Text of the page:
Obviously it won’t be easy, and progress most likely won’t come quickly. However, I’d like to suggest that in a day and age when the principal activity of our two major political parties, at all levels of government, is hurling the word “NO!” at each other, followed by a barrage of name-calling, this endeavor by the Coalition for Public Safety is the very best news reported since I can’t remember when.

A hopeful beginning, indeed. To be celebrated and supported by all of us. In fact, because we very much NEED for the Coalition to reach its goals, in an age of information overwhelm and shrinking attention spans, each of us needs to take a vow not to allow the Coalition and its work to fade from view, and to instead follow its progress towards its goals and support it whenever possible by contacting our elected representatives in support of its bipartisan solutions.

As always, thank you for listening. And please share this good and hopeful news with your friends.

Jim Crow: Yesterday and Today

In two separate blog posts, on January 19th and February 17th, I discussed the issue of race and its cancerous affect on American Society. Most of us are aware of the laws, both written and unwritten, that arose after the end of the Civil War with the purpose of ensuring that the newly freed slaves remained the lowest class in our society. However, most likely very few of our citizens are aware that under the guise of The War On Drugs, a new Jim Crow arose out of the ashes of the old.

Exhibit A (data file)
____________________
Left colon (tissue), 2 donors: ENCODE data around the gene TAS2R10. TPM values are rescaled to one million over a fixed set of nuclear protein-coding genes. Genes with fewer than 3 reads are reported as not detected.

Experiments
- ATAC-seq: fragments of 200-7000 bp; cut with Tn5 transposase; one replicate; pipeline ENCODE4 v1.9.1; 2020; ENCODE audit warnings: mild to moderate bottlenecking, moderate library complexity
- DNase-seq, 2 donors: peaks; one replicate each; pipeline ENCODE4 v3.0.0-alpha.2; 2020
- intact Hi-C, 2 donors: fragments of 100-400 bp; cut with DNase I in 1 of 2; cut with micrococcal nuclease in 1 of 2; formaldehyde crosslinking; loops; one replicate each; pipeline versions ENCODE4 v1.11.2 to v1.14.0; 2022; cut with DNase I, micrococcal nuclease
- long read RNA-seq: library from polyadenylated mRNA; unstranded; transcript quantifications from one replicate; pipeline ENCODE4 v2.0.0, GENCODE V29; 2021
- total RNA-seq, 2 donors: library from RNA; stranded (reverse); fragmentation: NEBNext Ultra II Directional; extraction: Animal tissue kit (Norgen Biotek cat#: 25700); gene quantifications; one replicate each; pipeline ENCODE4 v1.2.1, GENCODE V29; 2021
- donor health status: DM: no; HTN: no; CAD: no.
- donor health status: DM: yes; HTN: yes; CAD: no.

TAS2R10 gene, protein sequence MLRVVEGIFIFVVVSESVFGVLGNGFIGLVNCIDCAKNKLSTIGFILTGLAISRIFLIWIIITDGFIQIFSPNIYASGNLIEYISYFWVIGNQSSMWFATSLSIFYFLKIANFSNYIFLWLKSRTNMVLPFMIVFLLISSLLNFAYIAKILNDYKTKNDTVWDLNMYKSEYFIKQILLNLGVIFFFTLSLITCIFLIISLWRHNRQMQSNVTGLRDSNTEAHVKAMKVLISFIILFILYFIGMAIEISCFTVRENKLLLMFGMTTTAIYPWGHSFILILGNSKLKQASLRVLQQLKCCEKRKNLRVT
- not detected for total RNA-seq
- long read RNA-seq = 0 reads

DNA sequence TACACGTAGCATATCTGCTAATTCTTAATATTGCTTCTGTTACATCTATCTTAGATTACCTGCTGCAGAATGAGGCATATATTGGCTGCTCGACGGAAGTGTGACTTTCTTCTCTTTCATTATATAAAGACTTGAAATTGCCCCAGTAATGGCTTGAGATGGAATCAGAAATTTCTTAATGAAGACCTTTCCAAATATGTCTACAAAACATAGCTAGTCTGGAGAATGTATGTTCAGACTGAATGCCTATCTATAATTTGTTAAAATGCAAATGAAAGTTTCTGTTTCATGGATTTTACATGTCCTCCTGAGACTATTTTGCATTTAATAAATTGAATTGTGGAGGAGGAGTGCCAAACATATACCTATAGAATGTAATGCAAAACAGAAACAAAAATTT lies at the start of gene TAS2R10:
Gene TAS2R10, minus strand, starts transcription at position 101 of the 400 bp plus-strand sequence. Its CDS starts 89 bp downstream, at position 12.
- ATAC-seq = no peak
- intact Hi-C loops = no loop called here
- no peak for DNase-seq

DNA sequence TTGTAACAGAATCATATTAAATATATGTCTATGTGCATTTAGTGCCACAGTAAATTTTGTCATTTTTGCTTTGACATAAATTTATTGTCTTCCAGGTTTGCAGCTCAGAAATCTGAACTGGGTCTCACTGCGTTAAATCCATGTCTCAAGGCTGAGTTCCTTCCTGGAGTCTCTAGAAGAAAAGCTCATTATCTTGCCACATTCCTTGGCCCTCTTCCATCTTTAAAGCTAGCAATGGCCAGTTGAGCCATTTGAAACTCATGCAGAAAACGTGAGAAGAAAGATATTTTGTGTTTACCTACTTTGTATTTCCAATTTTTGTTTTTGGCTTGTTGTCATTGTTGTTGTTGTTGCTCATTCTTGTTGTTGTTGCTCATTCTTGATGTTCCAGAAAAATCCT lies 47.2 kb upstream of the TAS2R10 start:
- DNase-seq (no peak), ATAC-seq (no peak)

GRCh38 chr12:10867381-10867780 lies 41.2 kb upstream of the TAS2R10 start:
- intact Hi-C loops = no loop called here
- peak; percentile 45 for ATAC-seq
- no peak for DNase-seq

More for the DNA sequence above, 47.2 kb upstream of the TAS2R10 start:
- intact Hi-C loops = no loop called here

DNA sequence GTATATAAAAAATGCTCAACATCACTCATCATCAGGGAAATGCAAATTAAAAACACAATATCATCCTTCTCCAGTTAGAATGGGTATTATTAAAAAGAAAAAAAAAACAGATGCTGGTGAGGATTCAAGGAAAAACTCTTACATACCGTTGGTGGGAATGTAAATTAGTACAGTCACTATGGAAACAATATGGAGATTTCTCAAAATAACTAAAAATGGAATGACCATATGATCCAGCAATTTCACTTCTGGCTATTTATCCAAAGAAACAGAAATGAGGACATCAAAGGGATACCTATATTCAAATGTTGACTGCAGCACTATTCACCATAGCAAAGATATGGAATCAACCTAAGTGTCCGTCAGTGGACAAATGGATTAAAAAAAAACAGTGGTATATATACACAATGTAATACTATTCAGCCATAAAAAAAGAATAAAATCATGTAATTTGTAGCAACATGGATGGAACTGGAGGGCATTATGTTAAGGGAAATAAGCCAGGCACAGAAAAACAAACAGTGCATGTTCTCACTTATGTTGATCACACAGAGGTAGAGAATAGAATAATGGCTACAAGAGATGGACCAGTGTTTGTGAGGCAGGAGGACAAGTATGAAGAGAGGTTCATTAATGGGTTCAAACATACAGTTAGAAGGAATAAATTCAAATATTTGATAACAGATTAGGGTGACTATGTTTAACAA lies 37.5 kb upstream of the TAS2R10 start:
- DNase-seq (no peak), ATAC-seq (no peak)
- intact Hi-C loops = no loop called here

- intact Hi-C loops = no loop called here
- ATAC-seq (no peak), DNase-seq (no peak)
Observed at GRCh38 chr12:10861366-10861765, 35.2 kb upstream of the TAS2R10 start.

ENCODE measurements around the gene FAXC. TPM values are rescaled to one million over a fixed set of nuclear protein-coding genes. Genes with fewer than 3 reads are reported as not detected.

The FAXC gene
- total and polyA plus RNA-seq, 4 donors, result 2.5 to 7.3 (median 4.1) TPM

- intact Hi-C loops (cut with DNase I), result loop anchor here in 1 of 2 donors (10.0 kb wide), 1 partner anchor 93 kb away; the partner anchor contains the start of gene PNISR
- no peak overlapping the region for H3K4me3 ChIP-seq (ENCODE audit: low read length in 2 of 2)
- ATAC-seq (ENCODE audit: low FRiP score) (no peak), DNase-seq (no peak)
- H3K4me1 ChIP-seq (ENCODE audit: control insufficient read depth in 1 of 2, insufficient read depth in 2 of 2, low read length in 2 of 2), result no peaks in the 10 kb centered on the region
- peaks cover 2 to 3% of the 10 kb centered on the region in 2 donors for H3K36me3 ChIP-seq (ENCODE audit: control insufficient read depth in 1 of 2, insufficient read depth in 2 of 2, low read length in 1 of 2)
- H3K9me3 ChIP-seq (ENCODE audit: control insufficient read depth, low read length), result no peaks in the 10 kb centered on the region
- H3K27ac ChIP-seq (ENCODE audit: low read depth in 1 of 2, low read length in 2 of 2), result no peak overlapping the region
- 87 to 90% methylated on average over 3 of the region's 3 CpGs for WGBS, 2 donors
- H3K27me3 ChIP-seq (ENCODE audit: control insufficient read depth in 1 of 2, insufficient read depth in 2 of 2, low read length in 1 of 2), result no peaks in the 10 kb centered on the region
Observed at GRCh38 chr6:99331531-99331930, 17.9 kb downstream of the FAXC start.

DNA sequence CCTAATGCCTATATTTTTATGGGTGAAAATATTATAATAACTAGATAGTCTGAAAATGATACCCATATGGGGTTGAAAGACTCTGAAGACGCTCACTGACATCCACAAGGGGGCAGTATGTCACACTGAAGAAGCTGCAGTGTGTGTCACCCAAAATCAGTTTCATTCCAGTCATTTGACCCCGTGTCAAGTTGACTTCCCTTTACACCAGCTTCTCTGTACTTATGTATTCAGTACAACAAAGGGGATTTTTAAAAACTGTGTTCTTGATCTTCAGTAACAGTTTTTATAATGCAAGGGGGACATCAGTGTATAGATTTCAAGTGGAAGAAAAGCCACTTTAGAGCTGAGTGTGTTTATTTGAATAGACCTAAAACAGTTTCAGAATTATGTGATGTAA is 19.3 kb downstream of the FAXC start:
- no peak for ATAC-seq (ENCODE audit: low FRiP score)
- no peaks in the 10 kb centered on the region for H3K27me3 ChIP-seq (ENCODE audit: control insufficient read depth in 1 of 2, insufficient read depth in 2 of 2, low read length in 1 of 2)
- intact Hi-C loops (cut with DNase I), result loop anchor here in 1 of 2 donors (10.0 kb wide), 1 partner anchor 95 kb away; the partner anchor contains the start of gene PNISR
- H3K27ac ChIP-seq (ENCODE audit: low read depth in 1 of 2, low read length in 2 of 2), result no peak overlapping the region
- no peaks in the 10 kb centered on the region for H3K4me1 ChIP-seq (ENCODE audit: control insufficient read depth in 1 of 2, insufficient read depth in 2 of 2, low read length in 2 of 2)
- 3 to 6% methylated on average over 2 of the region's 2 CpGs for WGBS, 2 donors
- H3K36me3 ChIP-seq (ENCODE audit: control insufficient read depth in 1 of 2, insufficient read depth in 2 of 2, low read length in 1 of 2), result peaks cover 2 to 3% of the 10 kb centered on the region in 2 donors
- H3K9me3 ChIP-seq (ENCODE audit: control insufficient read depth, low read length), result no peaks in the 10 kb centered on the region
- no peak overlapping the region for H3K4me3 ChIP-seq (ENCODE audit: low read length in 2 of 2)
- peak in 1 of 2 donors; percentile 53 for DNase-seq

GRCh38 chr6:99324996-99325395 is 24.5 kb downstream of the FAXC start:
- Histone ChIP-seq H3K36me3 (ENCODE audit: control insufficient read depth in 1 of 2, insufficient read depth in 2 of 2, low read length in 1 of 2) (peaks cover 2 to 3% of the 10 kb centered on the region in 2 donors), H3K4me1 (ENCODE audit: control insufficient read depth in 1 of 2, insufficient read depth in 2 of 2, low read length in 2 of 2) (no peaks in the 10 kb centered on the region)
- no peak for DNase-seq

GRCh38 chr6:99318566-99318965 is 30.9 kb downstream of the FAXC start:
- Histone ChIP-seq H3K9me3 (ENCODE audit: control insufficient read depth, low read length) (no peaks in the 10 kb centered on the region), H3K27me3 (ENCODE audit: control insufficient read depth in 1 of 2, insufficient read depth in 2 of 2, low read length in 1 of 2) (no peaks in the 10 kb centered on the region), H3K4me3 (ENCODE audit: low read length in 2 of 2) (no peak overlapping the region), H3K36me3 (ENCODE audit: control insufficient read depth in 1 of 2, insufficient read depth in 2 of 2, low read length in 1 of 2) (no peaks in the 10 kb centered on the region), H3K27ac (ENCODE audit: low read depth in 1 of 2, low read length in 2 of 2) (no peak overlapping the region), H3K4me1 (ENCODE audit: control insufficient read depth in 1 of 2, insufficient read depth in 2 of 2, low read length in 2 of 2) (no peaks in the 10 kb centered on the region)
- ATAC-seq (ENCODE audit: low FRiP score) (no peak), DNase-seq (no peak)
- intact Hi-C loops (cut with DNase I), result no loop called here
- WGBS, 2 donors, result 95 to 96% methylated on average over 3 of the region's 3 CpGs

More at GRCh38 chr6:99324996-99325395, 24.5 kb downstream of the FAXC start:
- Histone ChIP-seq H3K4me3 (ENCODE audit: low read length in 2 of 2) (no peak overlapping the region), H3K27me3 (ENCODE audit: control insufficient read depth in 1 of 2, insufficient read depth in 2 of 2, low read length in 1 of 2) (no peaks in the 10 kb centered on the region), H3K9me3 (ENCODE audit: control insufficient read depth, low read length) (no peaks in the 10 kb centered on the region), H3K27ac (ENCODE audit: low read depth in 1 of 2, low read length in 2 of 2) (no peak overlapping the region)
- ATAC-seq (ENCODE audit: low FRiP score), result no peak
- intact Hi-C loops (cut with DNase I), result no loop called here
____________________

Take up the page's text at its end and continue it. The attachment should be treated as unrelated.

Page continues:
With the discussion on how to fix our broken Criminal Justice System growing daily, I want to strongly recommend an outstanding book, The New Jim Crow by Michelle Alexander. A highly acclaimed civil rights lawyer, advocate, and legal scholar, Ms. Alexander not only possesses top-flight credentials to write about racial issues, but also the ability to write, and in this dramatic exposé of the War On Drugs and the magnitude of the crisis faced by communities of color by mass incarceration she makes an invaluable contribution to recognizing the need for reform.

In a crisp clear style, Alexander first provides the reader with the historical background of racial discrimination. Then, with passion, she sets forth the painful reality of what has occurred since Brown versus the Board of Education outlawed segregation, and the Civil Rights Acts of 1964 and 1965 were enacted during the Civil Rights Movement of the 1960s. Yes, after 250 years of slavery, followed by 150 years of Jim Crow laws enacted and enforced to keep people of color in the lowest class of American Society, progress had been made. However, those elements of the White Power Structure that made Jim Crow possible in the first place did not give up. No, with great cunning they devised a strategy for a New Jim Crow.

Fully aware that a glaring weakness in communities of color is the fragility of the family structure, a product of slavery and the old Jim Crow, the opponents of social justice and equality devised a plan for magnifying that weakness, cleverly giving it a positive name: The War On Drugs. And then under the guise of protecting our society from drugs, the proponents of this so-called war turned loose the massive use of state power to incarcerate hundreds of thousands of young black males, which in turn increased unemployment and poverty within communities of color. Brilliantly and dramatically detailing how this plan was formulated and executed, Alexander’s book is a must read for anyone seeking a full understanding of the problems facing communities of color, problems which further fuel the rage following the recent events from Ferguson to New York City to Cleveland to Los Angeles and threaten the fabric of the Rule of Law which founds American Society.

Not All Lawyers Have Lost Their Inner Atticus Finch